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Cox Automotive Industry Update


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The fact that October new-vehicle sales were notably higher than they were one year ago is hardly a surprise, as the market in October 2021 was historically bad, thanks to historically low inventory. One year on, inventory levels are improving and, so too, are vehicle sales. Our team had forecast an improved year-over-year and month-over-month sales pace for October, and early indications are sales came in above our  expectations.

In an update to our forecast, the team notes, "
Overall, it now appears the new-vehicle sales pace in October was the strongest since January. That’s good news for the auto industry. We’ve been expecting some softening in overall demand, but not a full collapse. Looking at the initial October results, that’s exactly what we see."

Are Prices About To Fall?
With new-vehicle inventory improving in some corners of the auto market, the question on everyone's mind is: When will we see price relief?

It's a fair question, one we put to our senior director of new-vehicle solutions, Brian Finkelmeyer. He shared his thoughts on Monday: "
The answer: It depends. If a shopper is holding out for a smoking hot deal on a new Kia Telluride, they are likely to find only disappointment. However, if the same shopper is interested in a $65,000 Ram 1500 pickup, the answer is a definite YES. There are good deals to be had." Read Brian's take on the situation, and why, when it comes to a good deal, what you're trading in is likely as important as what you want to buy.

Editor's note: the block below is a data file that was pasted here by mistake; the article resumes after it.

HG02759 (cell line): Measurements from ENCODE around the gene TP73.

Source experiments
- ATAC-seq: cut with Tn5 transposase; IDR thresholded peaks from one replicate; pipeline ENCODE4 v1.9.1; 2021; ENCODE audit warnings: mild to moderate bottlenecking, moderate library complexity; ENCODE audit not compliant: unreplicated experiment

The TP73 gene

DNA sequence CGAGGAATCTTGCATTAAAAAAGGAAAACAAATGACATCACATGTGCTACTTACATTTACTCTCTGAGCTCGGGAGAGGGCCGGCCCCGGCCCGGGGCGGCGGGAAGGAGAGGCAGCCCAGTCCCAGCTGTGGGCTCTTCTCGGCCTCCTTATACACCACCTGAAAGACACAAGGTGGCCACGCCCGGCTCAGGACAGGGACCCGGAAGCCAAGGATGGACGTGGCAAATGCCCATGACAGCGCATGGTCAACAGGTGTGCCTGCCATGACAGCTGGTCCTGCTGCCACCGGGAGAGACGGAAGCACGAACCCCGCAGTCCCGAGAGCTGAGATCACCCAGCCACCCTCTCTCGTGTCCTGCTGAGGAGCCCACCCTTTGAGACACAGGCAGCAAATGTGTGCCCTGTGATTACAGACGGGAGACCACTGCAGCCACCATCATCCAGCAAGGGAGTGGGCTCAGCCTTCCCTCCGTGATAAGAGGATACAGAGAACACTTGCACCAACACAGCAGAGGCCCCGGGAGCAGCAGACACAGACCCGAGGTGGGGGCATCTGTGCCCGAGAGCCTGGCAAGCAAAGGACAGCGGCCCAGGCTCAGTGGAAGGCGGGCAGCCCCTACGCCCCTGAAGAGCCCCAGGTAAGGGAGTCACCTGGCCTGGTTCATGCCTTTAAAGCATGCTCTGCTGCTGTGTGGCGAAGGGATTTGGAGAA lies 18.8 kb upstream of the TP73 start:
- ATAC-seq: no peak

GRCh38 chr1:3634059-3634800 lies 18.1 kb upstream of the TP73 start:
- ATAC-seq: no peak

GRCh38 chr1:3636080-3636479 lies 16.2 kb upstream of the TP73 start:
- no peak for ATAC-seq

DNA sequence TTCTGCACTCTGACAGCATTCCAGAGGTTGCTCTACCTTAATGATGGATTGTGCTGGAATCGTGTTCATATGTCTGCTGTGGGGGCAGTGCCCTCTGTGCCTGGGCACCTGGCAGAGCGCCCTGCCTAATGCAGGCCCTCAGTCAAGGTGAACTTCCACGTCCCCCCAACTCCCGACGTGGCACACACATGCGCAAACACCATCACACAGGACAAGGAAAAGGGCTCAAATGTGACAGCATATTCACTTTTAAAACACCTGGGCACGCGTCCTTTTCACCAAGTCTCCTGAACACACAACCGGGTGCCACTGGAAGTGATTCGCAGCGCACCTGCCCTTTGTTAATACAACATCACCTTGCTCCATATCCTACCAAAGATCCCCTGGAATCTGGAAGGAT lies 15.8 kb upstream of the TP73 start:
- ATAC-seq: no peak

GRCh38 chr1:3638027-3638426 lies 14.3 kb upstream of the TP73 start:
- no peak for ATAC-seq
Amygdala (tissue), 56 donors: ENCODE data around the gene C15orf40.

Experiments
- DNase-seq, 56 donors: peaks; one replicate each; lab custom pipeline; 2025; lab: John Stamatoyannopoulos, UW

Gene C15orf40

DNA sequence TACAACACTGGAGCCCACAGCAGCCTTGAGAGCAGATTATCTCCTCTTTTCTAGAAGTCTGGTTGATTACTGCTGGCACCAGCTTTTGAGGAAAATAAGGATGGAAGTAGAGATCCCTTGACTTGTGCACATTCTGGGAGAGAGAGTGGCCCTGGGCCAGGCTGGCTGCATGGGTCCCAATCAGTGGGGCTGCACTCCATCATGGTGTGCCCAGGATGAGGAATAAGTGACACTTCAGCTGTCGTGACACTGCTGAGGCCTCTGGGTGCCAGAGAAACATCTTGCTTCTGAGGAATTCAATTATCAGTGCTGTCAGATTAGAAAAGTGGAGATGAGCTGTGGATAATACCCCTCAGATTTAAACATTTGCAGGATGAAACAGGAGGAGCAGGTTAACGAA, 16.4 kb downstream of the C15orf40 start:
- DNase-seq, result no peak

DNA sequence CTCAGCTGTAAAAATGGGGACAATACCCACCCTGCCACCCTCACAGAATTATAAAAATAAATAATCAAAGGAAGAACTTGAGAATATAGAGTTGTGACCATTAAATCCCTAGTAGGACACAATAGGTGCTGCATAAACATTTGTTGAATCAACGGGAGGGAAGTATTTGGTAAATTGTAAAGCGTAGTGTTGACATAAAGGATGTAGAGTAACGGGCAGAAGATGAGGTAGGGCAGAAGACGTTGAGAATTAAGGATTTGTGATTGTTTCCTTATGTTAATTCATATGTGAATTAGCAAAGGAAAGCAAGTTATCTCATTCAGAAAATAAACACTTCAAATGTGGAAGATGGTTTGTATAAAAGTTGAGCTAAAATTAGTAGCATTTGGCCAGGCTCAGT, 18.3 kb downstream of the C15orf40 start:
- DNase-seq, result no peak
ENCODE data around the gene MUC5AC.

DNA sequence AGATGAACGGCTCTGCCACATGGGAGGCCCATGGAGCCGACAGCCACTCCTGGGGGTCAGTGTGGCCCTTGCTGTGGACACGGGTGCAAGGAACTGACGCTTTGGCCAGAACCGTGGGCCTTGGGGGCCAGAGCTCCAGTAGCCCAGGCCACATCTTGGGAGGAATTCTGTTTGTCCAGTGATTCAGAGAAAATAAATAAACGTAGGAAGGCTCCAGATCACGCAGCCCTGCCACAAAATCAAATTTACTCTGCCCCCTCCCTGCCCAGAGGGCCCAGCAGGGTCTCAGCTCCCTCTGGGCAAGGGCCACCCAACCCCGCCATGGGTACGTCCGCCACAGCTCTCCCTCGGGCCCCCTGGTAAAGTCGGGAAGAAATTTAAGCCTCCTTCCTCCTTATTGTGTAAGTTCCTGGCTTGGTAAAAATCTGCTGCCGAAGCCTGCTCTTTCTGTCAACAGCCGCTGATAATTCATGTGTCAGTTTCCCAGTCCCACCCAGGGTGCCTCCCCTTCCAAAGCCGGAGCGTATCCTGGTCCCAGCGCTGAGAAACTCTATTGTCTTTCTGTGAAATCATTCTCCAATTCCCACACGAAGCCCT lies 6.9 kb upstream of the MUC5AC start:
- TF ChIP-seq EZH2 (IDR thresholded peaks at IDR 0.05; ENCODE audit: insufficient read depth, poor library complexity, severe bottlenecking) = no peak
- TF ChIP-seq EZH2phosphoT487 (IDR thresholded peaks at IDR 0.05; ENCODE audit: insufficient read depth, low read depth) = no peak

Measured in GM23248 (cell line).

So What Happened to Leasing? 
The other question on our mind: What happened to the leasing business, and how will a decline in leasing impact the market for years to come? Senior Economist Charlie Chesbrough weighed in on that topic last Friday: Leasing Decline Has Short-Term and Long-Term Implications. Off-lease vehicles are an important part of the used-vehicle market and core to the certified pre-owned (CPO) business. According to our estimation, "Starting in 2023, the effects of the pandemic-driven slowdown and the changes in leasing will significantly impact used-vehicle supply. The number of lease maturities from 2023-2025 is expected to be 2.5 million fewer than the total maturities between 2020-2022." This is a trend we will be watching in the years ahead. 

And before I go: Chief Economist Jonathan Smoke is in full Fed-Watch mode today and will post his take this afternoon, after the Powell presser. The Fed's rapid-fire rate increases are already challenging the market and knocking a lot of would-be buyers to the sidelines. Further moves will likely only cool demand further and make our market more dependent on a smaller group of high-net-worth, high-credit-score buyers flush with cash. Hope your Powerball ticket hits tonight!  

Cheers! 
 
 

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